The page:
Mahon estimated that conversations about that trail have occurred on and off for 15 years. The opening of Biscuit Run changes that conversation.
“Our big concern is that if we don’t get managed access through there, when the park opens … it would be hard to stop people from using that connection. And if we have to put a gate up, the inverse problem will be that the people who live there won’t be able to get out [and use the trail or access the park easily],” he said.
“There was a certain palpable fear of outsiders on the trail, but the national statistics about the construction of recreational trails to a community, it’s pretty powerful that it’s going to result in increased value of the properties because of a recreational amenity that did not exist before, or it has existed before but it never legally existed and was never maintained as a public access way, as it would be if the county was working with the HOAs on this,” Supervisor Randolph said. “So, this is all a matter of negotiating and working with the HOAs, and we’re totally deferential to what they want to do and trying to address their concerns and issues.”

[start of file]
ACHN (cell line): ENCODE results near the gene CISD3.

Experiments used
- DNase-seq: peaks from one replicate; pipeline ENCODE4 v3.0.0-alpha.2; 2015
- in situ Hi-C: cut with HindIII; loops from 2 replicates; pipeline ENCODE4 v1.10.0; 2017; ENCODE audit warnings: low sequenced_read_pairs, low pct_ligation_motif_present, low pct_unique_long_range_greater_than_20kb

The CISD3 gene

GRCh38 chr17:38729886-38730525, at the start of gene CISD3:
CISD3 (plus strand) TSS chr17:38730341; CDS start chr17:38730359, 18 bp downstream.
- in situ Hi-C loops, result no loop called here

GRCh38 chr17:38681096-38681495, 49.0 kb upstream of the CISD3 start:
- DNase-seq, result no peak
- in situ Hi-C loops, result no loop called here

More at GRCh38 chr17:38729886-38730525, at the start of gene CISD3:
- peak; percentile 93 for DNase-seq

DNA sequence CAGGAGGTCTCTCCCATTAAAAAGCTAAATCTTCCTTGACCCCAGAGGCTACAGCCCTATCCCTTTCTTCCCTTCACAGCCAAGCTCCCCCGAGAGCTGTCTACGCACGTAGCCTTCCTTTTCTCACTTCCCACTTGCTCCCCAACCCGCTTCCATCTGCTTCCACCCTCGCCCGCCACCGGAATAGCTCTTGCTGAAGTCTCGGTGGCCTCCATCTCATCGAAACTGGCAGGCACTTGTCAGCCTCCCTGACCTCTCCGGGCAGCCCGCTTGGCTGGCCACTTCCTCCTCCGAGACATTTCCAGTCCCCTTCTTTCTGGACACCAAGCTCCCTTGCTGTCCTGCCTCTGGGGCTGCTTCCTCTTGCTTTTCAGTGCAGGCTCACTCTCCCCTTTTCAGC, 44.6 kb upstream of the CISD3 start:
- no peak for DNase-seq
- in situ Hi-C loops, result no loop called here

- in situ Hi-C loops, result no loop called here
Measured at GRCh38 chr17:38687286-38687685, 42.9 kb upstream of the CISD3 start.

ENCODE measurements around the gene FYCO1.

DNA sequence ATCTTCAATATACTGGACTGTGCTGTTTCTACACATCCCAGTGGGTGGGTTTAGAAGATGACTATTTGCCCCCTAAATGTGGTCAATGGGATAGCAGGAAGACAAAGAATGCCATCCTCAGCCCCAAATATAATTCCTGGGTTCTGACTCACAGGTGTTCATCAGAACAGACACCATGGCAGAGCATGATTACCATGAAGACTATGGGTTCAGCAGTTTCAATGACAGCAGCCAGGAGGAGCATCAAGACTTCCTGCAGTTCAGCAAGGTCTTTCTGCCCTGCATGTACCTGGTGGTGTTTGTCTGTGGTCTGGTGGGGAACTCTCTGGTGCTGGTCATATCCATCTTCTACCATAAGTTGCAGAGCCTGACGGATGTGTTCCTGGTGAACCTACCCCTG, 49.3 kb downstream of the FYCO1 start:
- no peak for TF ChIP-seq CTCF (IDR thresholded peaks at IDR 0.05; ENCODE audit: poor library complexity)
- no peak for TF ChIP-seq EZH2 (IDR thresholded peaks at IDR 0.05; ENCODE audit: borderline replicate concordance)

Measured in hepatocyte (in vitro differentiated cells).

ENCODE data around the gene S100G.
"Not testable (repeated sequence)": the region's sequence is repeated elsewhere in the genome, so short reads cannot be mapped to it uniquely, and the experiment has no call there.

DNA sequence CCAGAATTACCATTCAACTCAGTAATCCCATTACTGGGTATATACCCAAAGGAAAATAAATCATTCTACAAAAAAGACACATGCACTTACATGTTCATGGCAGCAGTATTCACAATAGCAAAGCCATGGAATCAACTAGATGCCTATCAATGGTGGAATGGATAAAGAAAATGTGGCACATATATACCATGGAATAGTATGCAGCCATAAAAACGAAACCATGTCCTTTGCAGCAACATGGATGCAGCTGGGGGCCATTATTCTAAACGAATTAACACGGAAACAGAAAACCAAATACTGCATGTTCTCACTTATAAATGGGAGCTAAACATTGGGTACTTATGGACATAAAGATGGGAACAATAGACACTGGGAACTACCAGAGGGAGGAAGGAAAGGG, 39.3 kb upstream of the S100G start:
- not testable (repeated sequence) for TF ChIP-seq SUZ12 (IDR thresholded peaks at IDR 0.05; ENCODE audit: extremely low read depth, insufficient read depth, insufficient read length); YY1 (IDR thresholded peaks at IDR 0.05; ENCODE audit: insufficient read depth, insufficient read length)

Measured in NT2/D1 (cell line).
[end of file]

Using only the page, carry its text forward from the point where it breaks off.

The county and PEC met with the homeowners’ associations on Nov. 29 and were pleased by the reaction.
“I was prepared to answer a lot of concerns about stranger fear, and things they could do as if it’s something to be mitigated, but it really just didn’t come up,” Krebs, of PEC, said.
“There was more fear about wildflowers getting trampled than there was about strangers, seriously,” Linville said
The question of safety
What the Biscuit Run and connector trails look like will affect who feels comfortable using them, according to a recent survey by PEC on perceptions of local trails.
“Through the lens of female perception of comfort, safety and, therefore, accessibility, probably more than half of our existing inventory gets removed from the table,” Krebs said.
PEC collected survey responses in person and online from May to September. Of the 857 respondents, roughly half identified as female. Approximately 12 percent of female respondents, compared with fewer than 3 percent of male respondents, cited crime and safety as a reason they avoid walking and biking in their daily lives.